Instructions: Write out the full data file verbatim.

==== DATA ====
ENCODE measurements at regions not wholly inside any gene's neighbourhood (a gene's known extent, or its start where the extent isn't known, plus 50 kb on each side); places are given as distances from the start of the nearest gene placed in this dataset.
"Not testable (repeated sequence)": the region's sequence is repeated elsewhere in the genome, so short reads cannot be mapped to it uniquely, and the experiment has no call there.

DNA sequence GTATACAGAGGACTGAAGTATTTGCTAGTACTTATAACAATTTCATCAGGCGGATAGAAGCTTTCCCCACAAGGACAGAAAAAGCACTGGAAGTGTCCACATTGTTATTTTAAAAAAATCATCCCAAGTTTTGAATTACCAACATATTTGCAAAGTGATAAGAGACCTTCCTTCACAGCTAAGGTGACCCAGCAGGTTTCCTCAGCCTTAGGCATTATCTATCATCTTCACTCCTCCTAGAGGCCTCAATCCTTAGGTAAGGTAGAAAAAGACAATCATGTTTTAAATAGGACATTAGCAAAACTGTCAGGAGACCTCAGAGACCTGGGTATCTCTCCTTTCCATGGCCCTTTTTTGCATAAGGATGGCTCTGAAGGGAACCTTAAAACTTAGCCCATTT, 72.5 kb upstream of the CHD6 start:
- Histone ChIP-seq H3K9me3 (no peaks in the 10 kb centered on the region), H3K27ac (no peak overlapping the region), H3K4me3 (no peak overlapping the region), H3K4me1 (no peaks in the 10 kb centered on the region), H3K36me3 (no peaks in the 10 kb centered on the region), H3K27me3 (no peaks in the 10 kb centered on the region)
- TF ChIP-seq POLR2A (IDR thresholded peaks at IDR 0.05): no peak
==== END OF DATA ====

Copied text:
ENCODE measurements at regions not wholly inside any gene's neighbourhood (a gene's known extent, or its start where the extent isn't known, plus 50 kb on each side); places are given as distances from the start of the nearest gene placed in this dataset.
"Not testable (repeated sequence)": the region's sequence is repeated elsewhere in the genome, so short reads cannot be mapped to it uniquely, and the experiment has no call there.

DNA sequence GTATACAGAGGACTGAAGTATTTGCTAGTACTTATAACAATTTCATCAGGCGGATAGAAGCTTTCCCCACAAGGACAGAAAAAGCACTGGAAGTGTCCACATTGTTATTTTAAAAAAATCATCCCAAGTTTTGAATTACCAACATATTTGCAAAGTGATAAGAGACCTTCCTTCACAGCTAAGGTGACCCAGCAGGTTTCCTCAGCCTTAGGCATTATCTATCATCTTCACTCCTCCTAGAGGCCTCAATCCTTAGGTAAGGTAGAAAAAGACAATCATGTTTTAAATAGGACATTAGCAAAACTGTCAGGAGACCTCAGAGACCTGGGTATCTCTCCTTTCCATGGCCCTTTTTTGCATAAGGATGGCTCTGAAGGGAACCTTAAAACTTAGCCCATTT, 72.5 kb upstream of the CHD6 start:
- Histone ChIP-seq H3K9me3 (no peaks in the 10 kb centered on the region), H3K27ac (no peak overlapping the region), H3K4me3 (no peak overlapping the region), H3K4me1 (no peaks in the 10 kb centered on the region), H3K36me3 (no peaks in the 10 kb centered on the region), H3K27me3 (no peaks in the 10 kb centered on the region)
- TF ChIP-seq POLR2A (IDR thresholded peaks at IDR 0.05): no peak